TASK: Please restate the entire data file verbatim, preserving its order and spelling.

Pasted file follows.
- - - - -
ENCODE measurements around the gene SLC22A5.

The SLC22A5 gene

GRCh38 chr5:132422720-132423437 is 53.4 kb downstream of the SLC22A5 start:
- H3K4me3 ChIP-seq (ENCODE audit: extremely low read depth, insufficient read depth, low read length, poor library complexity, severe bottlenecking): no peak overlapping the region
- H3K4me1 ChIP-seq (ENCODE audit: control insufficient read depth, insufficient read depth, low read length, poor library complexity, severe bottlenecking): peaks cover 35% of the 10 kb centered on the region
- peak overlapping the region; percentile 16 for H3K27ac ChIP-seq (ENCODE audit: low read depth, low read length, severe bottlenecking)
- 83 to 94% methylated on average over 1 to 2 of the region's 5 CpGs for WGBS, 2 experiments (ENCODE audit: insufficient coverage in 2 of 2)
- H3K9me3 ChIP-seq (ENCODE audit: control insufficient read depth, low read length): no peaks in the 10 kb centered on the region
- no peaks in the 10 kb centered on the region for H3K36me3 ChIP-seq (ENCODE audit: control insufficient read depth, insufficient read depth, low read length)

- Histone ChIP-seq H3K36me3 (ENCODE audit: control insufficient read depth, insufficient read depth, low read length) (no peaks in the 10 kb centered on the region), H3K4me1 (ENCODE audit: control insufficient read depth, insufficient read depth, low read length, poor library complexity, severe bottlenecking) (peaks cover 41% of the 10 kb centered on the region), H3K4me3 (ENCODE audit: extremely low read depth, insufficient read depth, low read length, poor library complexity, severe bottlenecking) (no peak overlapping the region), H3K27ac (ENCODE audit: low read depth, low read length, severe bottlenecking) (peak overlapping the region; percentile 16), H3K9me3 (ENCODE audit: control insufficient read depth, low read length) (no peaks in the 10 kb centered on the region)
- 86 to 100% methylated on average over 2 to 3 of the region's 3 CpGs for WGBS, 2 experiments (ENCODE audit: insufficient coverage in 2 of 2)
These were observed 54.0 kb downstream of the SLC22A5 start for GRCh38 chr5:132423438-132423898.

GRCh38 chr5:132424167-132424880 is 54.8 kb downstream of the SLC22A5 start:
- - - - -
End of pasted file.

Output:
ENCODE measurements around the gene SLC22A5.

The SLC22A5 gene

GRCh38 chr5:132422720-132423437 is 53.4 kb downstream of the SLC22A5 start:
- H3K4me3 ChIP-seq (ENCODE audit: extremely low read depth, insufficient read depth, low read length, poor library complexity, severe bottlenecking): no peak overlapping the region
- H3K4me1 ChIP-seq (ENCODE audit: control insufficient read depth, insufficient read depth, low read length, poor library complexity, severe bottlenecking): peaks cover 35% of the 10 kb centered on the region
- peak overlapping the region; percentile 16 for H3K27ac ChIP-seq (ENCODE audit: low read depth, low read length, severe bottlenecking)
- 83 to 94% methylated on average over 1 to 2 of the region's 5 CpGs for WGBS, 2 experiments (ENCODE audit: insufficient coverage in 2 of 2)
- H3K9me3 ChIP-seq (ENCODE audit: control insufficient read depth, low read length): no peaks in the 10 kb centered on the region
- no peaks in the 10 kb centered on the region for H3K36me3 ChIP-seq (ENCODE audit: control insufficient read depth, insufficient read depth, low read length)

- Histone ChIP-seq H3K36me3 (ENCODE audit: control insufficient read depth, insufficient read depth, low read length) (no peaks in the 10 kb centered on the region), H3K4me1 (ENCODE audit: control insufficient read depth, insufficient read depth, low read length, poor library complexity, severe bottlenecking) (peaks cover 41% of the 10 kb centered on the region), H3K4me3 (ENCODE audit: extremely low read depth, insufficient read depth, low read length, poor library complexity, severe bottlenecking) (no peak overlapping the region), H3K27ac (ENCODE audit: low read depth, low read length, severe bottlenecking) (peak overlapping the region; percentile 16), H3K9me3 (ENCODE audit: control insufficient read depth, low read length) (no peaks in the 10 kb centered on the region)
- 86 to 100% methylated on average over 2 to 3 of the region's 3 CpGs for WGBS, 2 experiments (ENCODE audit: insufficient coverage in 2 of 2)
These were observed 54.0 kb downstream of the SLC22A5 start for GRCh38 chr5:132423438-132423898.

GRCh38 chr5:132424167-132424880 is 54.8 kb downstream of the SLC22A5 start: